United States
The youth of our church gathered together to make peace doves. We used nearly all recycled materials (bottles and bags) and everyone lent a hand to help make the peace dove puppets. One family brought their Giant Peace Doves and the kids had a wonderful time flying their doves after the service. Before beginning each child wrote on a card what they would do to promote peace in their family and community and put it in their bottle.
United States
We spent time at two consecutive home school park days and as the main activity at a 4-H communication project meeting, and then more time while on a home school camping trip the weekend of the event, creating about 60 colorful Pinwheels for Peace as well as a small white peace dove made from recycled materials. In the future we'd like to find a way to create pinwheels using as little plastic as possible. We gathered around a central area in front of all our campsites on the morning of Sunday, September 19, 2008 and put all 60 pinwheels in the ground, carefully placing them on their bamboo skewers and taping them so that we could get maximum spin assistance from the wind. We thought later that we would've liked to have arranged them in a giant peace sign, so we'll do that next year! The day before this was California Coastal Clean-up day, so we were all keyed into stewardship and the environment as we watched the colorful stars whirling in the breeze. A bunch of little kids took turns running in a big circle around the pinwheels, pulling the mini peace dove through the air. Next year we are definitely going to make at least one giant peace dove, if not more. It's a perfect home schoolers' park day activity, and one that I hope will pull some of our youth into the action. I loved seeing so many kids attracted by the opportunity to do some art and to contribute to the day's hopes for peace.
United States
We had a collection drive at our school to gather donations of clean unwanted socks. Then we filled the socks with a combination of catnip and poly-fill or "holey" socks and tied the top of the sock closed in a knot. we ended up making enough Happy Socks to fill 3 large trash bags! As an end of the year activity, we took a field trip to the local Humane Society and gave them the Happy Socks to provide for the homeless kitties that arrive at the shelter. As a thank you, the staff at the Humane Society gave us a tour of their facility.
Canada
For Peace Day members of the English as a Second Language class made posters and placed them in the hallways at school. On Monday morning some students and teachers spoke over the intercom to the whole school. They shared how to say hello and peace in their native tongues. This was a very simple activity but it was quite powerful. Many students had only been in Saskatoon a few weeks and found the courage to speak over the intercom to the whole school.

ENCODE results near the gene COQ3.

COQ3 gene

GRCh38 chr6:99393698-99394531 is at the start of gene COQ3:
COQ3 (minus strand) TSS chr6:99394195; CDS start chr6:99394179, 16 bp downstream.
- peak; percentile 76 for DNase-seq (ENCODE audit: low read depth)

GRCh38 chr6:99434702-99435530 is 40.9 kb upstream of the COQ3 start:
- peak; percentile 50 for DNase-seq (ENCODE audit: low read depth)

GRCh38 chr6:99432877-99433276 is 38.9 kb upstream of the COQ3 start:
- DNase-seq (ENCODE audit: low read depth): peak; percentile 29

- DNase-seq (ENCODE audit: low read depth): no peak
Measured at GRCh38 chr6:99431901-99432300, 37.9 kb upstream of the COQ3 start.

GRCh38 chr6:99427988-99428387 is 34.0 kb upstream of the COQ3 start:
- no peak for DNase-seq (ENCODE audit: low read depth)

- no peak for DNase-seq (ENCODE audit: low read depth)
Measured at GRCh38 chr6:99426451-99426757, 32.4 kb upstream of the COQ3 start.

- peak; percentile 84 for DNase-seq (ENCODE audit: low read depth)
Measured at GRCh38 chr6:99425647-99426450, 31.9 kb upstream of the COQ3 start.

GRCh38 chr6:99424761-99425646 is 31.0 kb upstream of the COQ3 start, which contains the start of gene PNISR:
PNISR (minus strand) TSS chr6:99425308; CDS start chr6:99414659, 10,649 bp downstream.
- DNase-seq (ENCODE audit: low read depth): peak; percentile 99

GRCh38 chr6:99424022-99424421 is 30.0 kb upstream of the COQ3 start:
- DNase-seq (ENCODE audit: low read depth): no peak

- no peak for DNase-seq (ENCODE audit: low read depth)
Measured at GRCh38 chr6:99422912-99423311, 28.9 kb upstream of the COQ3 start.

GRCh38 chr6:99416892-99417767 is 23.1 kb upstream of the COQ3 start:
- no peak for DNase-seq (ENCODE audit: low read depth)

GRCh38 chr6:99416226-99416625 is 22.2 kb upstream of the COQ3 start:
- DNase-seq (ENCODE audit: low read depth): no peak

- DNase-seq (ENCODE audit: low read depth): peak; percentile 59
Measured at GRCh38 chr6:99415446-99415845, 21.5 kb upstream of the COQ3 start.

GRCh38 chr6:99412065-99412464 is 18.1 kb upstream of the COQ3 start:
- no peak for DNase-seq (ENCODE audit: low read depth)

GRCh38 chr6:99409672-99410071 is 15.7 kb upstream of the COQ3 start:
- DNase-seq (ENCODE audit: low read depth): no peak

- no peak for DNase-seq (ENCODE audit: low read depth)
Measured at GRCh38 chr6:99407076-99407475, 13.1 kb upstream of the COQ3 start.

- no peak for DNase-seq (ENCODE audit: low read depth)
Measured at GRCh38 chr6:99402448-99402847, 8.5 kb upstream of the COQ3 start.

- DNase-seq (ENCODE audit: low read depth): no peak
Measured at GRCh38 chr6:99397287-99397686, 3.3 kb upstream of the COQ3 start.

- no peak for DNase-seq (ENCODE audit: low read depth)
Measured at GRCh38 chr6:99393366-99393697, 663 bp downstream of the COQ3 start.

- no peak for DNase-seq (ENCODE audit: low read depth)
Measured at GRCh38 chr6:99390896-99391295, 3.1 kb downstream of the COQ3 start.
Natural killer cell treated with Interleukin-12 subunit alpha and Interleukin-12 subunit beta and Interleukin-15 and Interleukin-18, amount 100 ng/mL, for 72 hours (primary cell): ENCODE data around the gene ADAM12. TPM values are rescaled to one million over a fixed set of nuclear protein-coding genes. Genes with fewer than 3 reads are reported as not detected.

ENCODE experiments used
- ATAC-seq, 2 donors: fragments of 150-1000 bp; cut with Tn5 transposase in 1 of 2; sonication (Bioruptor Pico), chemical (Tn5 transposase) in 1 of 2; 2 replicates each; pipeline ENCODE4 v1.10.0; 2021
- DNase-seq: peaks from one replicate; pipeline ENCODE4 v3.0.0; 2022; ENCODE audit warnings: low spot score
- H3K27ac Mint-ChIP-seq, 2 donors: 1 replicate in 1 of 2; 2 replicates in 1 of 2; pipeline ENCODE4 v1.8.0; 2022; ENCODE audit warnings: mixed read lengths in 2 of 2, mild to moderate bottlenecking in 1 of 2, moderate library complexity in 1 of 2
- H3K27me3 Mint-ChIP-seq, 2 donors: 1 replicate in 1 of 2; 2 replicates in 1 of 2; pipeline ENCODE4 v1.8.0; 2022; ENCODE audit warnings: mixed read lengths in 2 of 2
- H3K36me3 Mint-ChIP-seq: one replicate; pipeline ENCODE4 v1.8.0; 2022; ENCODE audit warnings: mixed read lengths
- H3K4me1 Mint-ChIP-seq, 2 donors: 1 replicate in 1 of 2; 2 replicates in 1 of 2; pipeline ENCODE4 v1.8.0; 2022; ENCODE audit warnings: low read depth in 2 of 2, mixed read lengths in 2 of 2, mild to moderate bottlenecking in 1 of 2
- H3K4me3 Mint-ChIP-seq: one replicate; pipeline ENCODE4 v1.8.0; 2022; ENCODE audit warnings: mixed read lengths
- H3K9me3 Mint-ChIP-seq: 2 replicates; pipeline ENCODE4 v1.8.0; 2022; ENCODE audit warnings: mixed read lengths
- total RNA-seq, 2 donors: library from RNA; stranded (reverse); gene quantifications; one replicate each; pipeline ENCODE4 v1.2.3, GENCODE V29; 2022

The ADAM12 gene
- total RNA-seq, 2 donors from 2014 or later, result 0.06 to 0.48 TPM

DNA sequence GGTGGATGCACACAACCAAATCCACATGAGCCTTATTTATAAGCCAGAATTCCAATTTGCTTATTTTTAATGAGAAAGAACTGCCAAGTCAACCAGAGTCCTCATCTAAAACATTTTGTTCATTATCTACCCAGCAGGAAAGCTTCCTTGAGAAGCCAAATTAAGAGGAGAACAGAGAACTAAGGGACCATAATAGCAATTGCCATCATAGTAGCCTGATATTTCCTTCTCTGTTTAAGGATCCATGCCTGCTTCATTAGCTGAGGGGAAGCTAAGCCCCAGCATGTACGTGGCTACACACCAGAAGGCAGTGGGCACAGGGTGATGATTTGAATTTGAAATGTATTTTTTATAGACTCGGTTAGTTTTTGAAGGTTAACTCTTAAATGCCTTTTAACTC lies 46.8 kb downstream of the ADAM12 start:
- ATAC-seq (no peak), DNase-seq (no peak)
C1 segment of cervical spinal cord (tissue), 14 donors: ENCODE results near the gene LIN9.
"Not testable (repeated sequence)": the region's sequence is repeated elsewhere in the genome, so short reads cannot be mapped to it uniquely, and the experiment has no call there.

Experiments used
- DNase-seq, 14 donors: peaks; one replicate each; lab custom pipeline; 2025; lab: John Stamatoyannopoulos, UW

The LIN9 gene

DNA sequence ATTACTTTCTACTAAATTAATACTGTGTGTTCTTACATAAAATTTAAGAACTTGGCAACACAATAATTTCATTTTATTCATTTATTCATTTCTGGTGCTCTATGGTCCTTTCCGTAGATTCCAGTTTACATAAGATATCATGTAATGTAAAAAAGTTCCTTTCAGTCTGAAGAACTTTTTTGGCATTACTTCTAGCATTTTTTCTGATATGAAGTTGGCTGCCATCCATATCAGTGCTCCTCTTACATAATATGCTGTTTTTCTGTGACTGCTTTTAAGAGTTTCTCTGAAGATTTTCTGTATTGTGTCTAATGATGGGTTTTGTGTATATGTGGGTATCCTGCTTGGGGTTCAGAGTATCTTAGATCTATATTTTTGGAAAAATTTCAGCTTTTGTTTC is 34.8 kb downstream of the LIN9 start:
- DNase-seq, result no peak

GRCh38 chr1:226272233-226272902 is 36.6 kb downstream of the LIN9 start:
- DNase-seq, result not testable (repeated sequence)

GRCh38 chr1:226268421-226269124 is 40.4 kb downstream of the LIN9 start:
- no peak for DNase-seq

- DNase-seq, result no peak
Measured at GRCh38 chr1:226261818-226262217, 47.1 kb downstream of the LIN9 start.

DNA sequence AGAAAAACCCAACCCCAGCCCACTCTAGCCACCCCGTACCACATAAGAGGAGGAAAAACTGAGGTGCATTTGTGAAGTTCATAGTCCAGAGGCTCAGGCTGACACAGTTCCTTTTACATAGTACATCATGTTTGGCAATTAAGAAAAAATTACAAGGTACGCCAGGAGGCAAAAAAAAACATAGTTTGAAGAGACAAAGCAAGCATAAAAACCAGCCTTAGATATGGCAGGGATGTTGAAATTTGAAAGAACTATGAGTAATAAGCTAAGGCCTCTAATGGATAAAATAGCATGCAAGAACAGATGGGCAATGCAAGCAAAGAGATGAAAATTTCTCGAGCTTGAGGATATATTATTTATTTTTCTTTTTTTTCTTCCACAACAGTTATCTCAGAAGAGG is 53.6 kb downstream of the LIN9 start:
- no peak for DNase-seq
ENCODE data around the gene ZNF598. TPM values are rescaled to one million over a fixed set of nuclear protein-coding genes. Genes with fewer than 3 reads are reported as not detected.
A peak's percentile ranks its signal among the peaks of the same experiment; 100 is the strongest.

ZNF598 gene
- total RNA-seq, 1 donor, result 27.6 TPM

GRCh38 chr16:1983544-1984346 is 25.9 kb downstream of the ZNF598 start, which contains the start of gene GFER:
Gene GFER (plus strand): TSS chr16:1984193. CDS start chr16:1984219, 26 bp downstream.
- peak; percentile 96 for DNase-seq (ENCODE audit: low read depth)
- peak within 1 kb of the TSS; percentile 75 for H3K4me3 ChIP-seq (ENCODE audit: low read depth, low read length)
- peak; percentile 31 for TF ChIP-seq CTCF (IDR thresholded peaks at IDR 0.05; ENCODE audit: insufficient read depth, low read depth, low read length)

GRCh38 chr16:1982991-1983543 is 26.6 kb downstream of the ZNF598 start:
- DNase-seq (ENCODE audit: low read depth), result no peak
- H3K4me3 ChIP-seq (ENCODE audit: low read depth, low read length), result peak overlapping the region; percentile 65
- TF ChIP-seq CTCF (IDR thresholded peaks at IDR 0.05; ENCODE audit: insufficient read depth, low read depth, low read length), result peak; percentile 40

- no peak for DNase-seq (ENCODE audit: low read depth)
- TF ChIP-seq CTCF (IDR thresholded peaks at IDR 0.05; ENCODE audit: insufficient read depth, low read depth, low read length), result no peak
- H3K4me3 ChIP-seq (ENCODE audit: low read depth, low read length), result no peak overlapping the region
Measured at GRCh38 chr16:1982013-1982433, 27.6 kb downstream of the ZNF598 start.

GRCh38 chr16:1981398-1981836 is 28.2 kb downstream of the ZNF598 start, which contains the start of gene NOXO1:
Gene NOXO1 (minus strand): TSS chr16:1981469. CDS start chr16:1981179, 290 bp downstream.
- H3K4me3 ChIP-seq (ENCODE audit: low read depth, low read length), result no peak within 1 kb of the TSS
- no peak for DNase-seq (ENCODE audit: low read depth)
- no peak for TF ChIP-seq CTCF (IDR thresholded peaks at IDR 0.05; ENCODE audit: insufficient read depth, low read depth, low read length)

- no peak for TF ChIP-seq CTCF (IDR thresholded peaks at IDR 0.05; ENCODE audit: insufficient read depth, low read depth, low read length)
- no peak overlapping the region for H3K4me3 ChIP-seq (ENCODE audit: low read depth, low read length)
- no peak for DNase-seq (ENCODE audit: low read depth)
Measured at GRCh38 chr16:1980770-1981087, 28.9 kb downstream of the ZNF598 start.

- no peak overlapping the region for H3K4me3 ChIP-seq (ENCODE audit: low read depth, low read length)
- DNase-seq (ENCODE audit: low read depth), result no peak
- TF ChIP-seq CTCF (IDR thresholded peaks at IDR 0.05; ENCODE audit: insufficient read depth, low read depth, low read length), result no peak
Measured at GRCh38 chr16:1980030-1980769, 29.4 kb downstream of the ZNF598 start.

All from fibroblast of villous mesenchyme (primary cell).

Canada
On September 18th, we set up a table in our school's cafeteria to raise awareness for International Day of Peace. Students were encouraged to trace their hand and sign their names on a giant white bed sheet.
United States
Our goals were to learn about butterfly gardening and about the butterfly's role in a healthy ecosystem, with a special focus on monarch preservation. We went outside to the backyard to our small patch of potted milkweed and observed the different stages of the monarch butterfly's life cycle, including the egg, the caterpillar, the chrysalis, the butterfly, and even a parasitics chrysalis and a monarch laying eggs! Then we tried digging the invasion of thriving bulb plants out of our flower beds, but we found that the ground they were growing in was too hard to dig in easily! Next we planted the seeds of milkweed, the monarch's larval plant, in reused milk cartons, cups, and mini ice cream containers. First we picked our container, and if it was a milk carton we cut off the top. Next, we poked holes in the bottoms of our containers, then filled them with organic potting soil and after shallowly burying milkweed seeds in the soil, we gave the soil several gentle mists of water with the sprayer. Most of the members took their growing containers home, and will bring them back to plant when they are sprouts at our next meeting. Members also had the opportunity to bring home monarch chrysalises, and be able to experience first-hand observation of butterfly metamorphosis.
United States
We are working with Xavier Cortada to help restore mangrove trees here in the Miami Area. We have displayed mangrove seedlings in cups as part of the Restoration Project. Last year we helped plant 2000 seedlings in the Virginia Key area. We will plant new seedlings again this year.
United States
When Haiti was hit hard by three major storms a call to action went out in South Florida. Haiti was literally underwater for weeks and the destruction was beyond belief. As a club we answered the call by organizing a rice and bean food drive. We asked each student in the school to bring in a bag of rice and a bag of beans. In one week we raised over 2000 pounds of food! The food was taken to the Notre Dame de Haiti Catholic church which organized clothing and food to ship to Haiti.
United States
The MYB elementary school Roots & Shoots Club collected leaves for the leaf cutter ant colony at Yale's Peabody Museum of Natural History. We had a great time and learned about some local trees.
United States
At the global youth summit I met two young people from Nepal who are running an animal sanctuary there. My group back home really wanted to help them, so they sent us a large box of hand made crafts and we sold them in the US, all the money went back to help the animals in Nepal. We also sold home made baked goods.

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